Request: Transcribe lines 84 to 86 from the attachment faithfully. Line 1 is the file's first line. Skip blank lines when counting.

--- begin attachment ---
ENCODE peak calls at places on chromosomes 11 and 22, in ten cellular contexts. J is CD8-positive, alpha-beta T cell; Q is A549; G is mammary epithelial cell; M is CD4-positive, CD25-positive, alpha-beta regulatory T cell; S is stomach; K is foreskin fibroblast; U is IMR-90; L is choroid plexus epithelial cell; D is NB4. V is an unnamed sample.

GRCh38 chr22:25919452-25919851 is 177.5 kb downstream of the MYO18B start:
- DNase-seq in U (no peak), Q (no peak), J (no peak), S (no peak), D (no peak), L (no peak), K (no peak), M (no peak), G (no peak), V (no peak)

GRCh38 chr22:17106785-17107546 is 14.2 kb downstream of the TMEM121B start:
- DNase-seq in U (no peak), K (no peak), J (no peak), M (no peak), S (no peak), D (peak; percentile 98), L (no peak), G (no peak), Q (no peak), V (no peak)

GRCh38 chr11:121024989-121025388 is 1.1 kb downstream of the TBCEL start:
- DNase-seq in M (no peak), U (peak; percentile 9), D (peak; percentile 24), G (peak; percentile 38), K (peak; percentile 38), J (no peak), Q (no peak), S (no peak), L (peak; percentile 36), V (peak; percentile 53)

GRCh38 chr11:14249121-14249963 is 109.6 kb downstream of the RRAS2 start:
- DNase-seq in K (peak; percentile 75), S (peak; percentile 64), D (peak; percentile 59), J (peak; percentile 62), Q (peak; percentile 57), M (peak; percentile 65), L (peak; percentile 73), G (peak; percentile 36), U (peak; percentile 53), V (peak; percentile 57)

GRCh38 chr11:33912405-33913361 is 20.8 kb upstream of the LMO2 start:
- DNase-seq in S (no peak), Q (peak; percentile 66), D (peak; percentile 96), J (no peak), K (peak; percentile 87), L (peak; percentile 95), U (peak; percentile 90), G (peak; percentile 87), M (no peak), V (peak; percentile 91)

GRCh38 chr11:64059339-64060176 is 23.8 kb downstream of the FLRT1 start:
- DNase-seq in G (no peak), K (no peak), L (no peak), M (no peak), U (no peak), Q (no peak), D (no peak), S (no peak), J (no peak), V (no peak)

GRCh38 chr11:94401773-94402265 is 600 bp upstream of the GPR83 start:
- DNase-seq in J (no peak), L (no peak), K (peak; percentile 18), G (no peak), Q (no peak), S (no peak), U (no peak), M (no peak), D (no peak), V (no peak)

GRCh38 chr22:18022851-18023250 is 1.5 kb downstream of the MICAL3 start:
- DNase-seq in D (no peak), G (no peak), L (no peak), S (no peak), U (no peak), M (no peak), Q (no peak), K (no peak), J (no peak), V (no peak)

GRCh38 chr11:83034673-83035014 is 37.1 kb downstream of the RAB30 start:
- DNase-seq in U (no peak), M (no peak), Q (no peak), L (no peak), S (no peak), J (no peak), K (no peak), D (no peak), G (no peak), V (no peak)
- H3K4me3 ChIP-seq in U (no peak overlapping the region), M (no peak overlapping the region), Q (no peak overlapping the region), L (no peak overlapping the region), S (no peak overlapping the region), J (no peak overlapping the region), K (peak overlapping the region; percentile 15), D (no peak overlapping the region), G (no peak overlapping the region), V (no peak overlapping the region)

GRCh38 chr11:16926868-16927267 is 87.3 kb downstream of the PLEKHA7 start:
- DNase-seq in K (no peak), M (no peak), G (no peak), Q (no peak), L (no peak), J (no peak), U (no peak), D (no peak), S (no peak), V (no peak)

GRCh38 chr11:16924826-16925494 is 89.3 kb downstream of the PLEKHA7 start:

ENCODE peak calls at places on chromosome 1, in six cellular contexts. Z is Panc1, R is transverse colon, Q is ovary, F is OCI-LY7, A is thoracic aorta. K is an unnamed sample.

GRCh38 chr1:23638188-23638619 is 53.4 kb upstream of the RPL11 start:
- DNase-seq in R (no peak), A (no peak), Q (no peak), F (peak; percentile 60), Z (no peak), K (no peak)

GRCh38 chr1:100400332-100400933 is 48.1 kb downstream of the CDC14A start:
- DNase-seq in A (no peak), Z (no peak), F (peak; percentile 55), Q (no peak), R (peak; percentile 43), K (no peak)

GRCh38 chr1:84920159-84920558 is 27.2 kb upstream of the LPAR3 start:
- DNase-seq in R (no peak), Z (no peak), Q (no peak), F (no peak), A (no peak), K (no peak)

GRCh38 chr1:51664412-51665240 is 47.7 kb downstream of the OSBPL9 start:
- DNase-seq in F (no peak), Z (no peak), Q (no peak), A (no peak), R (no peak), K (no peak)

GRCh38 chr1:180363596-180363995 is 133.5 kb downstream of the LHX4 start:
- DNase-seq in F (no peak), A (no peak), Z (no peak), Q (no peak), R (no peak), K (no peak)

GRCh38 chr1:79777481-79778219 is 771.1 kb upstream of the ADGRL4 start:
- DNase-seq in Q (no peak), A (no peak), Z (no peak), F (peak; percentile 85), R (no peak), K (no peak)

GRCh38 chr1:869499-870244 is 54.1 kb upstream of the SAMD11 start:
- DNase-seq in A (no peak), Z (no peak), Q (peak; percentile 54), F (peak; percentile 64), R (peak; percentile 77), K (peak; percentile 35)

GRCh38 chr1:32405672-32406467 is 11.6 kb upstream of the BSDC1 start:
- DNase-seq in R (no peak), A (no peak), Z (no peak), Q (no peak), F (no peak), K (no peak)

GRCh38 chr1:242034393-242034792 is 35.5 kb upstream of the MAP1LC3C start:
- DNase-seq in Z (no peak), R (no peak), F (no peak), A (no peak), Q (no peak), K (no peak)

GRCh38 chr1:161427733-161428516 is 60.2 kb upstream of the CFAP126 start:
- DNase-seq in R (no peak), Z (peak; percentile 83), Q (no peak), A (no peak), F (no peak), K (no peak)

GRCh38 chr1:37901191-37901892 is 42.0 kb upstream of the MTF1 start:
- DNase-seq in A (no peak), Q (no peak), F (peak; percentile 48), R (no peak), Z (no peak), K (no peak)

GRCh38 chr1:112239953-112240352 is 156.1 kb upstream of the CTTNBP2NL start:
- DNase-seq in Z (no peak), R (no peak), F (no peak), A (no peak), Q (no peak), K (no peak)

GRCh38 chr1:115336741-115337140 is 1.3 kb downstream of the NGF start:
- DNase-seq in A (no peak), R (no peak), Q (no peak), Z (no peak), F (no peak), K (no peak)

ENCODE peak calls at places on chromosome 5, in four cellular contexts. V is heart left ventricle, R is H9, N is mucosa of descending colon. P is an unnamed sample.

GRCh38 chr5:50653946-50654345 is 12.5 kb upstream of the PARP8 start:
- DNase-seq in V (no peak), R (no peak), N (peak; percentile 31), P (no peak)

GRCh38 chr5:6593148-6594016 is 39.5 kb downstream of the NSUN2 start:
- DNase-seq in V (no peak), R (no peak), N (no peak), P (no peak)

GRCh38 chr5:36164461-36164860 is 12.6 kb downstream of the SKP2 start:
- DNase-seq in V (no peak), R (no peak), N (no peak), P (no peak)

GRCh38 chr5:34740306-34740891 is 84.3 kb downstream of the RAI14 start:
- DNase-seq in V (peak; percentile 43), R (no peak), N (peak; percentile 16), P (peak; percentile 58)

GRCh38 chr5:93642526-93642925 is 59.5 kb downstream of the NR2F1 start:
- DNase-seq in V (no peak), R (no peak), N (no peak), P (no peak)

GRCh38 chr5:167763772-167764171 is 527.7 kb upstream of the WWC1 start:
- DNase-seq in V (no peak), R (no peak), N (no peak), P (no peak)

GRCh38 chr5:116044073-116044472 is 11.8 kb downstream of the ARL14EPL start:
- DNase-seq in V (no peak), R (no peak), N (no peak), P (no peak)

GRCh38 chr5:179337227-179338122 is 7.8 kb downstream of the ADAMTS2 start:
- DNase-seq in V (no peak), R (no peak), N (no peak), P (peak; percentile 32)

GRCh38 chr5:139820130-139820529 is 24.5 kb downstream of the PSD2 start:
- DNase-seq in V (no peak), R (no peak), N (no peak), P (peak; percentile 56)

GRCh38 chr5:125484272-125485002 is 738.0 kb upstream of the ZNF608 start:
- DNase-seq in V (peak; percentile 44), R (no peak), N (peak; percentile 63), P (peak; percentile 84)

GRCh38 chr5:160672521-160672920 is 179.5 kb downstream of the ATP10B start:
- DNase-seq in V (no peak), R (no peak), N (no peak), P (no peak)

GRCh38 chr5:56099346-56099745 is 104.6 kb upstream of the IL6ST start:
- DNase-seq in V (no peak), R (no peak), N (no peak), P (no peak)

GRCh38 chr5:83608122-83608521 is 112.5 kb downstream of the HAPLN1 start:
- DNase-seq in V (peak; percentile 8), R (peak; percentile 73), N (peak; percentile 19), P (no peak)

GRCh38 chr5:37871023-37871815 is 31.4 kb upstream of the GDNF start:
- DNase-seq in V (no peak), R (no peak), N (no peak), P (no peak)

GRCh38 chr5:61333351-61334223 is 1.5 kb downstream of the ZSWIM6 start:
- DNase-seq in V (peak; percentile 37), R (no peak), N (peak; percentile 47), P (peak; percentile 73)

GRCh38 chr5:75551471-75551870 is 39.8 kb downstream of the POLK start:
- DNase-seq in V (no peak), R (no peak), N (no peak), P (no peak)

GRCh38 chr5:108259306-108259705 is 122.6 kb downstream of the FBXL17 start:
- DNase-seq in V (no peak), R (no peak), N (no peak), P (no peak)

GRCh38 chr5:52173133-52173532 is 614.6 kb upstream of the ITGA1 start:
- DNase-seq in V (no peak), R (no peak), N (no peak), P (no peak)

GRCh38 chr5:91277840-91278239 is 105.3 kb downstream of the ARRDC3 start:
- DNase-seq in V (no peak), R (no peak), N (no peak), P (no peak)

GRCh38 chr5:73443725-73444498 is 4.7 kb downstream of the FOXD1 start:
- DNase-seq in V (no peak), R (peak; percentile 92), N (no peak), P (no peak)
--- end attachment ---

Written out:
GRCh38 chr5:108259306-108259705 is 122.6 kb downstream of the FBXL17 start:
- DNase-seq in V (no peak), R (no peak), N (no peak), P (no peak)

GRCh38 chr5:52173133-52173532 is 614.6 kb upstream of the ITGA1 start: